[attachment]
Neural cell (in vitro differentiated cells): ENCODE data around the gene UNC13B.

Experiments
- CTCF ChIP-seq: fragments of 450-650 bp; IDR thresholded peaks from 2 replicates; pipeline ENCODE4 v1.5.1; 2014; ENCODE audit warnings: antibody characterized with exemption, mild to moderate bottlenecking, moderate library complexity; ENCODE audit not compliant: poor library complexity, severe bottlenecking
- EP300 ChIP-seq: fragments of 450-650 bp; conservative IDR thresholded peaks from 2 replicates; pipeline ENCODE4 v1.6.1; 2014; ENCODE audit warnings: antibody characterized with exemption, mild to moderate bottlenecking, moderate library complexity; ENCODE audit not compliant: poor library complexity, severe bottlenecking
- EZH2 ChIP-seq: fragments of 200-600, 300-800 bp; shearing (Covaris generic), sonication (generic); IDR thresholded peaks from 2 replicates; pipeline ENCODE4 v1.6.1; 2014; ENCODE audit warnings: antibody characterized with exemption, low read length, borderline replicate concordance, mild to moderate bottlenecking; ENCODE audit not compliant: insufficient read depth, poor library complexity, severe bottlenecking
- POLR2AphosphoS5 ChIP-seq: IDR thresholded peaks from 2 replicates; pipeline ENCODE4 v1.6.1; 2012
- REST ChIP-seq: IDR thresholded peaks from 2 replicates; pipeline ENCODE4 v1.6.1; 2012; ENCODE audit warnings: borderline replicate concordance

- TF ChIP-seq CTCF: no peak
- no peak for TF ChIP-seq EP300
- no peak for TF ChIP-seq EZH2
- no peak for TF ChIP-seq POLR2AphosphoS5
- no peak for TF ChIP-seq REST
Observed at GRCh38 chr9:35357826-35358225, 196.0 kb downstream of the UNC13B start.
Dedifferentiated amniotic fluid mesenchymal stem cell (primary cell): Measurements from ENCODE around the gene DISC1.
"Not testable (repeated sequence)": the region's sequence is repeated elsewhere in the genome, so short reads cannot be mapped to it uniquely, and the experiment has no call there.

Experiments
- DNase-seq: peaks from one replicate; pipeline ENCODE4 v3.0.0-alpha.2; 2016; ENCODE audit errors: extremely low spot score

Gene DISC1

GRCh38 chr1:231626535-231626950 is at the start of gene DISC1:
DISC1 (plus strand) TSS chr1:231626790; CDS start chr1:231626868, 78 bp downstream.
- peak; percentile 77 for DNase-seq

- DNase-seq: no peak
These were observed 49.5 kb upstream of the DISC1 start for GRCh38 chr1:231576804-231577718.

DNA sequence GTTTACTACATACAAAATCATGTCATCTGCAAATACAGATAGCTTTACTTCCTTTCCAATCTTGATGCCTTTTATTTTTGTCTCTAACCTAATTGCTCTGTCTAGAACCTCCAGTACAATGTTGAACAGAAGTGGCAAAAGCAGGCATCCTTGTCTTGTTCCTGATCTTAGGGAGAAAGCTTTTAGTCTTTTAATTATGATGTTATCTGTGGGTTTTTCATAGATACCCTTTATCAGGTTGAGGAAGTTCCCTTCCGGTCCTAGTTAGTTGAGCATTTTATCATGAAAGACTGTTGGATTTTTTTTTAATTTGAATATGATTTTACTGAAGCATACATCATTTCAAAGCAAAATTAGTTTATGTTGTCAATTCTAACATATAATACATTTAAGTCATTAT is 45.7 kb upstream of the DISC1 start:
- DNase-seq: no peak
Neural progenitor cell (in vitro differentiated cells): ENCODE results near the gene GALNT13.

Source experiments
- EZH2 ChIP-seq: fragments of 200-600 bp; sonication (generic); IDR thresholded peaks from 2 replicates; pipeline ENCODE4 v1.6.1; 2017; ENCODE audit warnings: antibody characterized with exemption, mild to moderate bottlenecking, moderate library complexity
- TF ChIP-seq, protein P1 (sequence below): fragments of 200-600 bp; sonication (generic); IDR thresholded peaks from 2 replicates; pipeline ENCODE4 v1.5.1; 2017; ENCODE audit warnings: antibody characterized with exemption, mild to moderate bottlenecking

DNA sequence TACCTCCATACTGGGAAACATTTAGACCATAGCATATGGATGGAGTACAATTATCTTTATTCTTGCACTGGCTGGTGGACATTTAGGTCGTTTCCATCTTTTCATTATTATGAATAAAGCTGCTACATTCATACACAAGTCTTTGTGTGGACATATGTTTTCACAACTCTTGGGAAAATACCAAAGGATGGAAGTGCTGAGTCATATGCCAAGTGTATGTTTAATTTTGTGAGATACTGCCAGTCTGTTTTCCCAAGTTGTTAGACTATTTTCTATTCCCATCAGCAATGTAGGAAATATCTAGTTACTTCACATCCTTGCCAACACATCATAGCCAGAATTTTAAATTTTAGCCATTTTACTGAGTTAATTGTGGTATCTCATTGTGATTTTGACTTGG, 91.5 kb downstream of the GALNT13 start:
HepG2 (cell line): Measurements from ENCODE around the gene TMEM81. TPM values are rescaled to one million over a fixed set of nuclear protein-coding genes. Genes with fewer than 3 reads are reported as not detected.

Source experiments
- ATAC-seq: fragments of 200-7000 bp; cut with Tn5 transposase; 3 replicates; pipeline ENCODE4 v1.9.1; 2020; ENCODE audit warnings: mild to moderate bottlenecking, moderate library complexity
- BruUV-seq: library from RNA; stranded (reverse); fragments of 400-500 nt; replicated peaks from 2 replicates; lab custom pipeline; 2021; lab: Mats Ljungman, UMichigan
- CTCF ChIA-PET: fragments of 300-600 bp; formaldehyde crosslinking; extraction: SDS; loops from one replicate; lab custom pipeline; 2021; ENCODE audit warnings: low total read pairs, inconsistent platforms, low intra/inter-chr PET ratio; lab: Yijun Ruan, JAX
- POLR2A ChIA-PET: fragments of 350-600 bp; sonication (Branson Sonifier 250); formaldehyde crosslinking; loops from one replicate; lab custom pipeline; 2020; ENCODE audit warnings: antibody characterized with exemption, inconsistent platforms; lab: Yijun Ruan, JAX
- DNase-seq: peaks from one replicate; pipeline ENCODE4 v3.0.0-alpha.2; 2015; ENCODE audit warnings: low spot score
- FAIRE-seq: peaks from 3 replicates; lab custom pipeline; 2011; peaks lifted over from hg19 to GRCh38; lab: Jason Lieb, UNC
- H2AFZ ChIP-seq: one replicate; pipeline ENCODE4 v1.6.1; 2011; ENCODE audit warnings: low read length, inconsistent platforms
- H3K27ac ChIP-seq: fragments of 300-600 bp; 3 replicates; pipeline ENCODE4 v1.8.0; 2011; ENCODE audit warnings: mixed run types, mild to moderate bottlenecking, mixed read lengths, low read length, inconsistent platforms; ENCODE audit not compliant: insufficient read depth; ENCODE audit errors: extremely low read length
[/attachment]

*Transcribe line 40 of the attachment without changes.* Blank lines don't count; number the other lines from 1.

- H3K27ac ChIP-seq: fragments of 300-600 bp; 3 replicates; pipeline ENCODE4 v1.8.0; 2011; ENCODE audit warnings: mixed run types, mild to moderate bottlenecking, mixed read lengths, low read length, inconsistent platforms; ENCODE audit not compliant: insufficient read depth; ENCODE audit errors: extremely low read length